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Urban Resilience in the GFDRR Portfolio

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The importance of strengthening the resilience of cities is more critical than ever, as unprecedented urbanization is transforming the planet and the way we live. The international development community has a unique window of opportunity to make cities and the urban poor more resilient. Sustainable Development Goal No. 11 calls on the world to “Make cities inclusive, safe, resilient and sustainable.” COP 21 highlighted the key role that urban areas play, not only in mitigating emissions but also in adapting to a changing climate. The UN-Habitat III Conference in October 2016 in Quito, Ecuador also underscored the importance of resilience for the socio-economic and spatial development of cities and the well-being of their citizens, especially the urban poor.

The Global Facility for Disaster Reduction and Recovery (GFDRR) is a major supporter of urban resilience globally, through the provision and funding of technical assistance, research and analytics, knowledge management, and partnership building. GFDRR provides urban resilience-related technical and financial support across all regions served by the World Bank Group and has been able to inform lending operations, provide policy guidance, and leverage financing for urban resilience programs from International Bank for Reconstruction and Development (IBRD) and International Development Association (IDA) resources.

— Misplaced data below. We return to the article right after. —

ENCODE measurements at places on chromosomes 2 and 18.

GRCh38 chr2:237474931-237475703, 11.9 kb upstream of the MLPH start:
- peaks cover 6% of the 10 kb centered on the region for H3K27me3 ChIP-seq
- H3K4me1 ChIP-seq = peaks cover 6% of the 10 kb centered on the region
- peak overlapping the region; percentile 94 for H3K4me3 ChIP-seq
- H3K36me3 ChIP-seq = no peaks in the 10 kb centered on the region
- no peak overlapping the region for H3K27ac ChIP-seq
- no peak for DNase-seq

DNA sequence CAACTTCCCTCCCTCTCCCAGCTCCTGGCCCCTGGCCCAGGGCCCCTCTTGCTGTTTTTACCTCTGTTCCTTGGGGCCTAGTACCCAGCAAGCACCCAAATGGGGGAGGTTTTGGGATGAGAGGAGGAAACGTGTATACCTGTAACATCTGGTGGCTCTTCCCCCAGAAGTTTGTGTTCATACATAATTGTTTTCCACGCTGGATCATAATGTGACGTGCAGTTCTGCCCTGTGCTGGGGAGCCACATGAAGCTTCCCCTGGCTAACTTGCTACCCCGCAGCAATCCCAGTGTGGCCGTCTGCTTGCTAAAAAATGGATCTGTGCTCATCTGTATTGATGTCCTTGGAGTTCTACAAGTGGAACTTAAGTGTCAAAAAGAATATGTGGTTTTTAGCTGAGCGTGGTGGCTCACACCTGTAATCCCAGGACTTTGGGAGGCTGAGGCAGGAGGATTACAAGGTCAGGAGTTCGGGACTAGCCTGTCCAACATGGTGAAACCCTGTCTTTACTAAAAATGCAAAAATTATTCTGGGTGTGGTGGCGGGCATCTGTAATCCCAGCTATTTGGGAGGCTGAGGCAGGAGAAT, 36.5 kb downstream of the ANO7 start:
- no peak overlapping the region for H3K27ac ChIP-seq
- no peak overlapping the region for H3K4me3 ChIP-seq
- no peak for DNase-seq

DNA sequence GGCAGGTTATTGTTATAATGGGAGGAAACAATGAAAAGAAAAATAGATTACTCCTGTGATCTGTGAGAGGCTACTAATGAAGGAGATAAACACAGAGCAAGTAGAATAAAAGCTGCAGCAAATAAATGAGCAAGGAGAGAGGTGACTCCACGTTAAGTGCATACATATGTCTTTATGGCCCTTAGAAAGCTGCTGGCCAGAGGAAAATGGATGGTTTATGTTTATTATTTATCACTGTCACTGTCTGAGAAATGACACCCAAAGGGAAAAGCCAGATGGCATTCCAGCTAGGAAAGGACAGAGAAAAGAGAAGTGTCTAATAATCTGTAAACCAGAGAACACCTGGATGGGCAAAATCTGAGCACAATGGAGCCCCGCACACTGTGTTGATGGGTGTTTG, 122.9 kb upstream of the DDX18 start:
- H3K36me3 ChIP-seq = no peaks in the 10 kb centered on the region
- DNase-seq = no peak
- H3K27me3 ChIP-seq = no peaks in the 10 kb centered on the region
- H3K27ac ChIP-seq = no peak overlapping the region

GFDRR conducted a comprehensive review of its urban resilience grant portfolio from FY10-FY20 to systematically identify and analyze urban resilience grants. Since 2010, GFDRR has funded close to $200 million in grant resources (or 24% of total amount of its FY10-20 grant financing), leveraging over US$12.7 billion in lending. This funding includes resources provided by the City Resilience Program (CRP), a partnership between GFDRR and the World Bank which helps cities mobilize private capital for resilience, drawing upon technical assistance, including rapid capital assessments, financial advisory services, and access to experts from the private sector.

The analysis categorizes grants by resilience type, showcasing trends over the years to gain a deeper understanding of which sources of GFDRR funding have been accessed and assess how these grants contribute to urban resilience. This brief note provides a snapshot of the findings of the review and highlights select GFDRR engagements which are illustrative of the Facility’s work in urban resilience.